I can't stand critics and ex-fans that slam this show, claiming that it's all random craziness and ridiculous soap opera melodrama. When you have an episode as assured and emotional as this one, you realize that the old Nip/Tuck never really left. Obviously a lot in the last couple of seasons blew, and there are still certain moments where the writers go way off the rails in regard to sanity and believability, but this mid-season finale showed that when real effort is put into the interactions between our core cast and things are set in motion that could potentially destroy everybody, Nip/Tuck is still freakin' genius.
Kimber. Poor, sad, tragic Kimber. Her actions this episode were entirely in character. She is obsessed with Christian, so much that she would abort her baby to be with him. I adored her scene with Liz, where she confessed that she's still crazy about Christian, admitted her terrible parenting in the past, and seemed to come to terms with what she is capable of doing for the man she loves. But, like Liz said later in the episode, Christian cannot possibly screw Kimber over again, not after seeing what she has given up for him. This is one of those defining moments for both characters, and I swear to god if Christian does anything to harm her over the final nine episodes, I'm gonna set fire to my TV set.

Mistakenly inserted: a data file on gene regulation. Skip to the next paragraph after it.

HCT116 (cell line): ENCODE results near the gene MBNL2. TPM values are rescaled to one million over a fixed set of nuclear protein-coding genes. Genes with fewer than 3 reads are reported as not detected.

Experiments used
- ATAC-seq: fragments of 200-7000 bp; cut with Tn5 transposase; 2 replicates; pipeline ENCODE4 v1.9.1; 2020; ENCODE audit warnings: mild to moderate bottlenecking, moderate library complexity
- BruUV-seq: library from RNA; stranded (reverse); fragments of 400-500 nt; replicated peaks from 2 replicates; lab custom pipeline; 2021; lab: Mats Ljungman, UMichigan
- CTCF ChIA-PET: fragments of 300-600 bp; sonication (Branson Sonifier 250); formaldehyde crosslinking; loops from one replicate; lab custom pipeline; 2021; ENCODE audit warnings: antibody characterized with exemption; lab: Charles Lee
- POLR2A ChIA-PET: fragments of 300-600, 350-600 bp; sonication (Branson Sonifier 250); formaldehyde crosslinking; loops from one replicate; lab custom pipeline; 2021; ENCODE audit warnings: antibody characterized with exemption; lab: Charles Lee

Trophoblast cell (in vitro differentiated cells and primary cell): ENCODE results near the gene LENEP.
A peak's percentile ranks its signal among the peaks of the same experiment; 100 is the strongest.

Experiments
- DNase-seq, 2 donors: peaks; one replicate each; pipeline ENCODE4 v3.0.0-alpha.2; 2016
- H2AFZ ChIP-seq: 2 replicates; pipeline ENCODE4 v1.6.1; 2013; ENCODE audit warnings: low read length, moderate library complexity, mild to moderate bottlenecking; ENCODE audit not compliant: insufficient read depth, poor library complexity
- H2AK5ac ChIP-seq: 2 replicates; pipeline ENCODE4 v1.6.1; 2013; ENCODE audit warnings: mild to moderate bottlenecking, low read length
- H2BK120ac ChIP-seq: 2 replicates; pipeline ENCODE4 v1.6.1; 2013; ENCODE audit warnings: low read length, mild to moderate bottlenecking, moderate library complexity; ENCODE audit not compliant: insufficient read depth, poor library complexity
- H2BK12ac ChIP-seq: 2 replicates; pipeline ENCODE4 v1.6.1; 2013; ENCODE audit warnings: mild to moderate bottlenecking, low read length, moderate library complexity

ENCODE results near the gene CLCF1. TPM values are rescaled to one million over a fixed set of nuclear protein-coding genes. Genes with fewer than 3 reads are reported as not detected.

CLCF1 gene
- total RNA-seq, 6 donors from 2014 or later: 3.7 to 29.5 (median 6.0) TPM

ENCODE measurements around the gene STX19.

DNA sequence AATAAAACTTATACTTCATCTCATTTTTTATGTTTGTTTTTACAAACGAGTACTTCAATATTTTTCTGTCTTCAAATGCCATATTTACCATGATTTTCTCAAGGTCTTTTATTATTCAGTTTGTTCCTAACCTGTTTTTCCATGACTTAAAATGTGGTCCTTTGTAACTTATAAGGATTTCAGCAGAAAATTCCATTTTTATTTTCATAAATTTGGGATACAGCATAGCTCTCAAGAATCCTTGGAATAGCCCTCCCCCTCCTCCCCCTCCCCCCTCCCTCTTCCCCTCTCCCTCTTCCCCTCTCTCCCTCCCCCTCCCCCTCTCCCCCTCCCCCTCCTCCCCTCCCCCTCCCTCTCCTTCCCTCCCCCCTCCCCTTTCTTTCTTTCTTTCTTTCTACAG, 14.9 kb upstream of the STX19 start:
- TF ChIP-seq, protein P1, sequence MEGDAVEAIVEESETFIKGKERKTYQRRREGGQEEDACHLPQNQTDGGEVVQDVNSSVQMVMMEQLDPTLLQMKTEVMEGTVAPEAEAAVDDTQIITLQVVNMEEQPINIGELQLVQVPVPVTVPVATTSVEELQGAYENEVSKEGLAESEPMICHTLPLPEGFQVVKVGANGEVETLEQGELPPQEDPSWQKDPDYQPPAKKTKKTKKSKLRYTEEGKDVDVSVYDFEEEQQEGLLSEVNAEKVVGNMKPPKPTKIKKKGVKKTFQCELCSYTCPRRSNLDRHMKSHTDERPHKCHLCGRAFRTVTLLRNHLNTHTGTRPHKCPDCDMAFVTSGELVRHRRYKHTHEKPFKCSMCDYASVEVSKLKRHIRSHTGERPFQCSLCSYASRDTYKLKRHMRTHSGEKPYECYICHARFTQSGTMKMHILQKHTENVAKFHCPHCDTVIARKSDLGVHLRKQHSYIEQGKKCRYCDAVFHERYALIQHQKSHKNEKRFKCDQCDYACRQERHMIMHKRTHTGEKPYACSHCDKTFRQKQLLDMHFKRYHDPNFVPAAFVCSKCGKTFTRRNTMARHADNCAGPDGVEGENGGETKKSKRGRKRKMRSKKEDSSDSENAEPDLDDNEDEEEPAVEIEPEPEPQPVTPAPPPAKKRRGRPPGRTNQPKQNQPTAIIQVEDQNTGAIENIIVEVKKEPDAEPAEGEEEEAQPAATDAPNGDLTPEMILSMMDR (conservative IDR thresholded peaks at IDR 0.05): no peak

In regards to Matt, I didn't understand Christian's desire to get him out of jail, especially since he seemed to be the major instigator in getting him locked up in the first place. Or Sean's claim that he belongs in prison, when he helped him evade the police earlier this season. It's like they completely reversed the characters. Lazy. Of course, Matt's claim that he'd turned over a new leaf turned out to be more Matt McNamara boo-hicky, since he completely screwed over an innocent man to protect his own butt. I've never liked the guy. He needs to get some major kind of punishment next year, because I'll go crazy if the writers allow him the happy ending that he so does not deserve.
I'm so used to seeing Eric Stonestreet as the big gay clown Cameron on Modern Family that seeing him put in such an affecting, devastating performance really blew me away. Wesley was so tragic, a total Baby Huey-type, and the entire subplot was handled beautifully.
Coupled with some great lines ("It's vintage, baby - like us") and an unsurprisingly great choice in soundtrack (loved that Nick Cave song playing over one of the surgeries), this made for a great mid-season finale. Props too to Tate Donovan, who directed this episode. I remember he directed some Damages episodes earlier this year, and he definitely has talent in this department.
Seeing the "Final Cuts" preview at the end of the episode really made it hit home for me that the show's ending. It's really done. And coming so soon after that great closing scene with the ridiculously convoluted, insanely dysfunctional Troy/McNamara family gathering together for dinner just made it even more heartbreaking. Not that I don't want it to end, because I do, but it's still saddening. I'm hoping that the final nine will bring it back to the six characters we know and love. No more distractions from the guest stars (besides the returning ones, heh!), but an emotional closing chapter for these people we've watched since 2003. I'm praying this show will go out with a bang.
Director: Tate Donovan
Writer: Jennifer Salt